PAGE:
If you noticed Chrome using more RAM, you are correct. Google has patched the Spectre CPU vulnerabilities in the Chrome browser but this has resulted in Chrome using more RAM than it did before. Google has confirmed in a blog post that a feature that protects users against Spectre side-channel attacks results in increased RAM usage. The feature offers protection against attacks that use the speculative execution features of most processors in order to get access to parts of the memory which aren’t meant to be accessed.
Google’s new Site Isolation feature is enabled by default so Chrome users will notice the RAM usage increase only when they have downloaded the latest version of the browser.
“There is about a 10-13 percent total memory overhead in real workloads due to the larger number of processes,” explained Google software engineer Charlie Reis who added that Google has to render more processes with Site Isolation which is not possible to achieve without sacrificing some performance.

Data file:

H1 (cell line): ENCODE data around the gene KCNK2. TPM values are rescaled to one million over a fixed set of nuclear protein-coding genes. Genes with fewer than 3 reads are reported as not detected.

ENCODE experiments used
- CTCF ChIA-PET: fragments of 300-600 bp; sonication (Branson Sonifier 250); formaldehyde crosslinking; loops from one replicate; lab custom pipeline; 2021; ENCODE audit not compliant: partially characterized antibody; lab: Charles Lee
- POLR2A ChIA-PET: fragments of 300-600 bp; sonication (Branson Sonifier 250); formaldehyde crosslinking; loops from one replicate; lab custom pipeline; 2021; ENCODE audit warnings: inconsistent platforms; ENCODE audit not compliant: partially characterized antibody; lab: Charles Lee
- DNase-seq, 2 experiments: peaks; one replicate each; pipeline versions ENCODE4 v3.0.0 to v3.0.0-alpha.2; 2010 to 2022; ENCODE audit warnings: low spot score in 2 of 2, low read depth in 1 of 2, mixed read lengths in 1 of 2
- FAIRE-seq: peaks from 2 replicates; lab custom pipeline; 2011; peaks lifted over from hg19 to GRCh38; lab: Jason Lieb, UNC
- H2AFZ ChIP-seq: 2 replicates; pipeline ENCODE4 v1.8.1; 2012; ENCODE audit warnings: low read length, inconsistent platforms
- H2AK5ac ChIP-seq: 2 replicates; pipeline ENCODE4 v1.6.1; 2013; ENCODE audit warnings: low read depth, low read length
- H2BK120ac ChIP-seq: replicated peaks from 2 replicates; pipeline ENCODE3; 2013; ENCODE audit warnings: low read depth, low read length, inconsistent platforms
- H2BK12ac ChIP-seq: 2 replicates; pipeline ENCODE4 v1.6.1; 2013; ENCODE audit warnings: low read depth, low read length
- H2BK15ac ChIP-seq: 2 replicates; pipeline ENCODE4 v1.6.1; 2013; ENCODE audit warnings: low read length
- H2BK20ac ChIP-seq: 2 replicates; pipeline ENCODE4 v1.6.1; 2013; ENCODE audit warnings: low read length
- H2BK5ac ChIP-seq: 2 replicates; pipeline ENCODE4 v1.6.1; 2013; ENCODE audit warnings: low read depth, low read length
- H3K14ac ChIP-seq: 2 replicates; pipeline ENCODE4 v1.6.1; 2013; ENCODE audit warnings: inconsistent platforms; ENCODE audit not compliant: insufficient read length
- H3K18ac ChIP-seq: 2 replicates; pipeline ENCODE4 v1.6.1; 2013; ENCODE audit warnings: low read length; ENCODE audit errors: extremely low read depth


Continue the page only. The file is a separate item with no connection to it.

Following this update, RAM usage for Chrome across Chrome OS, Windows, and Mac will be increased but it won’t be this way forever. Google says that “Our team continues to work hard to optimize this behavior to keep Chrome both fast and secure.”